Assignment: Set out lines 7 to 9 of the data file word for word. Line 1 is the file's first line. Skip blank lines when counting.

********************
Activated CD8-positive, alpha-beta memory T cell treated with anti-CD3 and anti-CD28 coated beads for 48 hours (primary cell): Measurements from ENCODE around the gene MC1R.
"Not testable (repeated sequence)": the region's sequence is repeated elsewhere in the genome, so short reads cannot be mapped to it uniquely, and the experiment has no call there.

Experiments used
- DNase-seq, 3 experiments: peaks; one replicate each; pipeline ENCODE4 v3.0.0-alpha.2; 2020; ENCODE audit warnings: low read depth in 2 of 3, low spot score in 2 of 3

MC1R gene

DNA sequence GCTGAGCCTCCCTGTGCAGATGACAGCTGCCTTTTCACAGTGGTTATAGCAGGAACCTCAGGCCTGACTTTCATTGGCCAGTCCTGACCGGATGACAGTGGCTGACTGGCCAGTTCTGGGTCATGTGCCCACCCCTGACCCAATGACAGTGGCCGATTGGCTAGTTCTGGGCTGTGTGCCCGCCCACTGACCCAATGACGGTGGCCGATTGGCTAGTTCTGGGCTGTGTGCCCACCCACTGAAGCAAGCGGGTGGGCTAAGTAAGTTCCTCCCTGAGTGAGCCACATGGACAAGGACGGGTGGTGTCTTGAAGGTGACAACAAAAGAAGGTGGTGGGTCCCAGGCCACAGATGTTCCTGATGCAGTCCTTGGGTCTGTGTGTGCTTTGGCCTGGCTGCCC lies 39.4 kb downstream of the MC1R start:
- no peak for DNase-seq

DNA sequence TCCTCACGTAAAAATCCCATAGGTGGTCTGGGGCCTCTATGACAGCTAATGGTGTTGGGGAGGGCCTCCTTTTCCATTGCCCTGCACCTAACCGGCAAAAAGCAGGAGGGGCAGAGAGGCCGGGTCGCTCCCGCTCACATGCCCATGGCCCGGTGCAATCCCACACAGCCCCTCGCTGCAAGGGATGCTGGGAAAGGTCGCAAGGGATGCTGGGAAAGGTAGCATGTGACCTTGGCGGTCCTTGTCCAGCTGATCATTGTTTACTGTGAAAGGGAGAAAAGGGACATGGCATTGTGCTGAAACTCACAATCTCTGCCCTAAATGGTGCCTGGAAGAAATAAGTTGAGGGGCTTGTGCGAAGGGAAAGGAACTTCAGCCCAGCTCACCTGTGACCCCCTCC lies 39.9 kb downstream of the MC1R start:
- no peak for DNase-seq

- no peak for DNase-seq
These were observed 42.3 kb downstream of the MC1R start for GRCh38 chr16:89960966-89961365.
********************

- no peak for DNase-seq

DNA sequence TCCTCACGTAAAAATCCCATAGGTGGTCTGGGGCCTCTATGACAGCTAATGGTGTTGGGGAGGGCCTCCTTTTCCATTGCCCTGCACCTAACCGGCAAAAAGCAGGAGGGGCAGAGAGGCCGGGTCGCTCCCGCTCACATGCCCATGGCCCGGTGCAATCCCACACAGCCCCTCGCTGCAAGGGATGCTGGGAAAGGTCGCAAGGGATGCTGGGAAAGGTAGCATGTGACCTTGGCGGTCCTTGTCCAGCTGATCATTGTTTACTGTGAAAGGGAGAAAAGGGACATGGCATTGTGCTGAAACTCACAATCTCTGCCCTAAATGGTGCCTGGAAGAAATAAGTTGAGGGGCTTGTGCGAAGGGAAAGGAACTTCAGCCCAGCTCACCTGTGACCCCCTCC lies 39.9 kb downstream of the MC1R start:
- no peak for DNase-seq